Logo Title Quebec Reading Connection

Wild

Hughes, Emily (Author/Illustrator)
Nobrow Press 2013. 36 pages
First published: 2013
ISBN: 9781909263086 (hardcover)
Original language: English
Book type: Picture Book

Text Elements:

character, point of view

Reading Range

 
Cycle
Elementary
Secondary
 
1
2
3
1
2
ELA
K
1
2
3
4
5
6
1
2
3
4
5
ESL
1
2
3
4
5
6
1
2
3
4
5
ESL Intensive & Enriched
5
6
1
2
3
4
5

Description:

When a baby is found in the woods, the animals “take her in as their own.” She learns how to speak from the birds, to hunt from the bears and to play and wrestle from the foxes. All is well until some strange new animals show up. A psychiatrist and his wife take the feral child into their home. They clean her, dress her and try to teach her human language, but she does everything wrong. Finally, after destroying their house, she is returned to the wild where she lives happily, in harmony with her surroundings.

Lush, detailed, coloured-pencil illustrations depict nature in all its glorious detail: rushing rivers, flowers in bloom and leafy woodlands that fill the pages. The wild girl has huge eyes, fangs for teeth and hair that looks sprung from nature itself. Out of her context, she looks like a doll gone mad. She returns to her gloriously grinning, wild self when returned to the woods, prompting the reader to muse on the meaning of home, belonging and identity.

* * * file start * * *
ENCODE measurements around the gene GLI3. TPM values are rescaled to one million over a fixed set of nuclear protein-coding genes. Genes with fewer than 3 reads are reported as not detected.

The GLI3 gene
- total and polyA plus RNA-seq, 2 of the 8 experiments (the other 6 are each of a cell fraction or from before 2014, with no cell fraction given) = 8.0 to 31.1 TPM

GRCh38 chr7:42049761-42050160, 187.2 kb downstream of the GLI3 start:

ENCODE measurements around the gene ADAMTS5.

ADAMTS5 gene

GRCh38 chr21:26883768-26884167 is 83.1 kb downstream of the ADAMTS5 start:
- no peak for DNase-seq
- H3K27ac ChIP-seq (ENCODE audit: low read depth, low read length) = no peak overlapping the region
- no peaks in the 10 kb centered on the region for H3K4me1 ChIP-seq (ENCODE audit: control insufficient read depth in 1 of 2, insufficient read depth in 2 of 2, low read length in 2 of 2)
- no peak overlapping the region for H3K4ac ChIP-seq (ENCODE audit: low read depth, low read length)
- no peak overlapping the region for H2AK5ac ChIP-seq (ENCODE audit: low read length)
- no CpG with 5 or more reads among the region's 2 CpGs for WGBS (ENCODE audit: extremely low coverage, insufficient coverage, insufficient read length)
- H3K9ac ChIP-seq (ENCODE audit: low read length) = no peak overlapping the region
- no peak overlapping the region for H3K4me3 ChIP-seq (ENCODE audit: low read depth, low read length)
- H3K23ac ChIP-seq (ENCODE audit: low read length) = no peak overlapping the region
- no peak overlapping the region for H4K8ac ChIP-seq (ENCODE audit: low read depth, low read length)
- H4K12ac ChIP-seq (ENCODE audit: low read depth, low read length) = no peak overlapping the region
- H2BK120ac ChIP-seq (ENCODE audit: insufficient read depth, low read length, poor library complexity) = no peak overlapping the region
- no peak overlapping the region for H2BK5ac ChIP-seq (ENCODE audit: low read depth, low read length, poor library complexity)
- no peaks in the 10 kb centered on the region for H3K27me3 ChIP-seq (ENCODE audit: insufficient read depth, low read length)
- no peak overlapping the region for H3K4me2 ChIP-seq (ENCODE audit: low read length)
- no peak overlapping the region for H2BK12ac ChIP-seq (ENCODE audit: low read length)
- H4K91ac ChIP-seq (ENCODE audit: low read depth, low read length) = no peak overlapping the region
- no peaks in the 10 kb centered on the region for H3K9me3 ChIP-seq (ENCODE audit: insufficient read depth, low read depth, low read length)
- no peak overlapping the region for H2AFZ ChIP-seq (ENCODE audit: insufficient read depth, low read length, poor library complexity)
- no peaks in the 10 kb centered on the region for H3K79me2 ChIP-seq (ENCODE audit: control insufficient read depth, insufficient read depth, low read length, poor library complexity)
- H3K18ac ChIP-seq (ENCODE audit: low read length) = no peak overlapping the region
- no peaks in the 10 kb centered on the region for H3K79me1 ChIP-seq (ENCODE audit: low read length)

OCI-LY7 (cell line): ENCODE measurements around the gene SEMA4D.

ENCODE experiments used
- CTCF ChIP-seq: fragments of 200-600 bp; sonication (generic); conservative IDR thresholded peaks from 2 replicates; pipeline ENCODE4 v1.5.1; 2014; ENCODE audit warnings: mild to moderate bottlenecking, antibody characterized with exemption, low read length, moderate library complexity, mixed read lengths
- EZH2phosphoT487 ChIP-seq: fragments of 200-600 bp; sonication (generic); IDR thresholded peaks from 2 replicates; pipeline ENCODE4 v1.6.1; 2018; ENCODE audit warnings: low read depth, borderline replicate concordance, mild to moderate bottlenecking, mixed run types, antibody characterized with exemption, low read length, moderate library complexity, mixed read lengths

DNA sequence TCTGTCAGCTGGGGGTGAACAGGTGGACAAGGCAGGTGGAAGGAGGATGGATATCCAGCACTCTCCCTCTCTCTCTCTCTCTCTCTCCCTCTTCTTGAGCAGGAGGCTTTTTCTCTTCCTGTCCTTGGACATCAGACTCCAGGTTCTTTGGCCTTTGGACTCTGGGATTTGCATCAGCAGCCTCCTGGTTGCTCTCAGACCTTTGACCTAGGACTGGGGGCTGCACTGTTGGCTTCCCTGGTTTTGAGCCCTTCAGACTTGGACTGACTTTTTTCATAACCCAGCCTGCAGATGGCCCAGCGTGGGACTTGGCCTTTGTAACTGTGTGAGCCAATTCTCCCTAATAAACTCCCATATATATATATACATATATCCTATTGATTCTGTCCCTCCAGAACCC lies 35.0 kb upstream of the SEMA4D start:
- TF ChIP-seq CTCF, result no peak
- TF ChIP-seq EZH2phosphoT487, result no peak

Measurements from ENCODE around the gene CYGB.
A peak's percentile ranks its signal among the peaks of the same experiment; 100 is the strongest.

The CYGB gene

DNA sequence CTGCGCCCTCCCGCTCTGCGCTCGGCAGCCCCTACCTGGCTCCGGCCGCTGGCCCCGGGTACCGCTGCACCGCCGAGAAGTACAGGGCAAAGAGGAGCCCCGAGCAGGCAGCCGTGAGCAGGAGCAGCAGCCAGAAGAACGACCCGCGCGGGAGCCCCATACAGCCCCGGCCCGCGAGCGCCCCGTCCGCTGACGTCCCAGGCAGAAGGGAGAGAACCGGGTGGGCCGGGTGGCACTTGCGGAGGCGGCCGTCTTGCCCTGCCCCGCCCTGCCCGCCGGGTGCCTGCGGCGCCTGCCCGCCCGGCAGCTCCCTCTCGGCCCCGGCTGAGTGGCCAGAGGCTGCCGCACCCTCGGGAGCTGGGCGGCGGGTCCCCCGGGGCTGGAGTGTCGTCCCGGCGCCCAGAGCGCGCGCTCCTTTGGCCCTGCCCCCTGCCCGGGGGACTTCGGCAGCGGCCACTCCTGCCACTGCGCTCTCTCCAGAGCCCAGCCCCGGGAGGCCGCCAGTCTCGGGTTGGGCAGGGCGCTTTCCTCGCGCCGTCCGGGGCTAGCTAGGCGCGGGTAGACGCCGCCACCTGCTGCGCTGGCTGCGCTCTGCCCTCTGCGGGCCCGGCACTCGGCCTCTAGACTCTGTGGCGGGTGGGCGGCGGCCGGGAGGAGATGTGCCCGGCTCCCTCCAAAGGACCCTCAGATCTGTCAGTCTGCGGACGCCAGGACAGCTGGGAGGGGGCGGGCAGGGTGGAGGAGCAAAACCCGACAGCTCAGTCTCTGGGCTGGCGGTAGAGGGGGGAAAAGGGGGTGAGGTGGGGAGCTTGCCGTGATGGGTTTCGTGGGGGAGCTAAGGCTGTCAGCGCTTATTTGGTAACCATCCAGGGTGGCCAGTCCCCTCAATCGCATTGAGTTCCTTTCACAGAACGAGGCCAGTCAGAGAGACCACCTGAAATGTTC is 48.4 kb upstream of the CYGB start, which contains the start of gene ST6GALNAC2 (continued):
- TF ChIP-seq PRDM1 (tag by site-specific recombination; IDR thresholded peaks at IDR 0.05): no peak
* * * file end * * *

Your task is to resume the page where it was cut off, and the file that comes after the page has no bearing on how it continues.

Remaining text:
Text is minimal, with one line per double-page spread. Language highlights the illustrations that carry much of the meaning. “They did everything wrong” accompanies an image of the girl sulking miserably, sitting amid the trappings of civilization, as her hair is tied up and her skull measured.

Marvellous visual storytelling that celebrates the untamed, independent nature of childhood.

  •  What does it mean if something is wild? Give examples. Reflect on your definition as you read.
  •  As you read, describe what is happening in each detailed picture.
  •  

    Do you think the girl should have been raised by the psychologists or returned to the wild? Debate with a peer, citing reasons for your opinion.

  •  Write a monologue from the point of view of the girl, ten years in the future.
  •  

    As a group, define wild. Compare your definition to one from a dictionary. Are there multiple meanings? How are you wild?

  •  

    Considering the definitions, how is the girl wild? Compare her life in the forest and the city. How is her life wild and how is it tame?

  •  Discuss what you think should have been done to help the girl feel better. With a partner, rewrite parts of the story to show how you would have done it.
  •  

    Use teacher-selected sources to research examples of other feral children. How did they adapt to their new lives? Compare them with the girl in the book.

  • To construct his/her identity
  • To cooperate with others
  • To exercise critical judgment
  • To use creativity
  • Health and Well-Being
  • Ethics and Religious Culture
  • Physical Education and Health